Monday, May 27, 2024

US to start allocating CHIPS Act funds for PH

The United States will soon be programming specific funding allocations for the “Creating Helpful Incentives to Produce Semiconductors” or CHIPS Act for the Philippines, visiting US Department of State assistant secretary Ramin Toloui said.

Toloui is on a two-day visit in Manila, his fourth stop in his official trip to Asia, to deepen US economic ties with Japan, the Philippines, Singapore, South Korea, and Vietnam.

In an interview here Tuesday, April 30, Toloui said an ongoing study of the Organization for Economic Cooperation and Development (OECD) will help the US to program specific allocations to target priority areas under the CHIPS Act.

To recall, the Philippines is one of the countries chosen by the US as partners under the CHIPS and Science Act, wherein the US government earmarked $500 million for the International Technology, Security, and Innovation (ITSI) Fund to be spent over the next five years in the partner countries.

The CHIPS Act aims to diversify US’ semiconductor supply chain, by strengthening the sector in the partner countries to make it conducive for US companies to invest in these nations.

“Before the study is made public, we will be able to use the results of the interim report to actually make some funding decisions, and those should be available in the next couple of months,” Toloui told reporters.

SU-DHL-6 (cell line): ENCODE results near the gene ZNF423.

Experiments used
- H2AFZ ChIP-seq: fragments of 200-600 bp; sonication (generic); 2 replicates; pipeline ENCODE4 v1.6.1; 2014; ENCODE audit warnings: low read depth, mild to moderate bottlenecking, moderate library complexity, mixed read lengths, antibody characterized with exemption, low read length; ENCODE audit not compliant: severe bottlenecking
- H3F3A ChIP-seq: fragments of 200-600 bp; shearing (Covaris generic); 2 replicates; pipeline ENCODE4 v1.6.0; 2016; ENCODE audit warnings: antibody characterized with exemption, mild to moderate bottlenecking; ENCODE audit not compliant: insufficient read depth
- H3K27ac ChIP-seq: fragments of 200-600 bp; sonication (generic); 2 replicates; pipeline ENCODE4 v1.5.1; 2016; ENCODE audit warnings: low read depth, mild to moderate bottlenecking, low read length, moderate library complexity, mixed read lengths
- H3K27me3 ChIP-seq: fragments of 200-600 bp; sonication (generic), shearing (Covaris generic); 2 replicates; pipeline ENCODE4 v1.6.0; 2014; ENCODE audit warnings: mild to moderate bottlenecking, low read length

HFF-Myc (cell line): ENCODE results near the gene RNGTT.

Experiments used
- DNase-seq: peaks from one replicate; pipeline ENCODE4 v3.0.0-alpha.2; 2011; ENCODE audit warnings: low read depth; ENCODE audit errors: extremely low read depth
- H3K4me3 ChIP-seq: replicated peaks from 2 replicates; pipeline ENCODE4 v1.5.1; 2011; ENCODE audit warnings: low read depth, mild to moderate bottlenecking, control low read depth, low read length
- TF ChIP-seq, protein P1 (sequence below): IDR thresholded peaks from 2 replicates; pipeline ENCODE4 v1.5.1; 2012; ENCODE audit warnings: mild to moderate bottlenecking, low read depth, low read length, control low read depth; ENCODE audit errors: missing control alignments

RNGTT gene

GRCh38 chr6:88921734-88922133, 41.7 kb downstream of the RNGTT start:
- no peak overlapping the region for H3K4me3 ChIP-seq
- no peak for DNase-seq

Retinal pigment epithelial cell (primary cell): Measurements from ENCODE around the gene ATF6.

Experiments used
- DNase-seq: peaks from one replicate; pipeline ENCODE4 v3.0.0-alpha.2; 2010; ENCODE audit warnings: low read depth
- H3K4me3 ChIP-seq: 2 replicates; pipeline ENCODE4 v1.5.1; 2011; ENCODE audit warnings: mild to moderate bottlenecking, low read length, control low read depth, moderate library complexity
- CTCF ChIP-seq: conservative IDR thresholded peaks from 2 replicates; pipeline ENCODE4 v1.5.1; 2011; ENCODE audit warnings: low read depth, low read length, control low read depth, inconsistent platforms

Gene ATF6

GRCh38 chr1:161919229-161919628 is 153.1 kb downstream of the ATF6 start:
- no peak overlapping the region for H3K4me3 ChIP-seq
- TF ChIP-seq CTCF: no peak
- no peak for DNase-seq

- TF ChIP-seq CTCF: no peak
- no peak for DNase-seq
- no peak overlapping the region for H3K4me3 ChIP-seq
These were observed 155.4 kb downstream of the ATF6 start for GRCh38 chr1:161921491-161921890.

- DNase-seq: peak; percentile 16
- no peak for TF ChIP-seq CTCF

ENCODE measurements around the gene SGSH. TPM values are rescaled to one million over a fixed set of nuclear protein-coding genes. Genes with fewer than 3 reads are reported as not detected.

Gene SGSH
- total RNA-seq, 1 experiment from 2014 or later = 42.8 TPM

“The purpose of the fund is to try to target select set of priority areas that are important to catalyzing larger volumes of private sector investment in this sector,” he said.

The US official said that for the ITSI Fund, the current priority activities for the semiconductor industry are assembly, testing, and packaging.

“The Philippines has been a significant player in the assembly, testing, and packaging component in downstream manufacturing component of the semiconductor supply chain, with semiconductors demand poised to continue to grow,” Toloui added.

He said there has been a lot of interest in terms of wafer fabrication lab, “but the time has to be right for it”.

The Philippines has been keen in attracting investments in wafer fabrication plants that will enable the local industry to prototype integrated circuit (IC) designs.

However, wafer fabrication labs consume large load of electricity.

A study by McKinsey & Company found that a large semiconductor fabrication lab consumes as much as 100 megawatt hours per hour and can account up to 30 percent of fabrication operating costs.

Operating a wafer fabrication lab in a country with high electricity rates and has power supply issues would be challenging to lure these kind of investments.

Moreover, Toloui shared that the US government has partnered with the Arizona State University as implementing partner on some of the CHIPS Act funding for workforce development. – Kris Crismundo (PNA)


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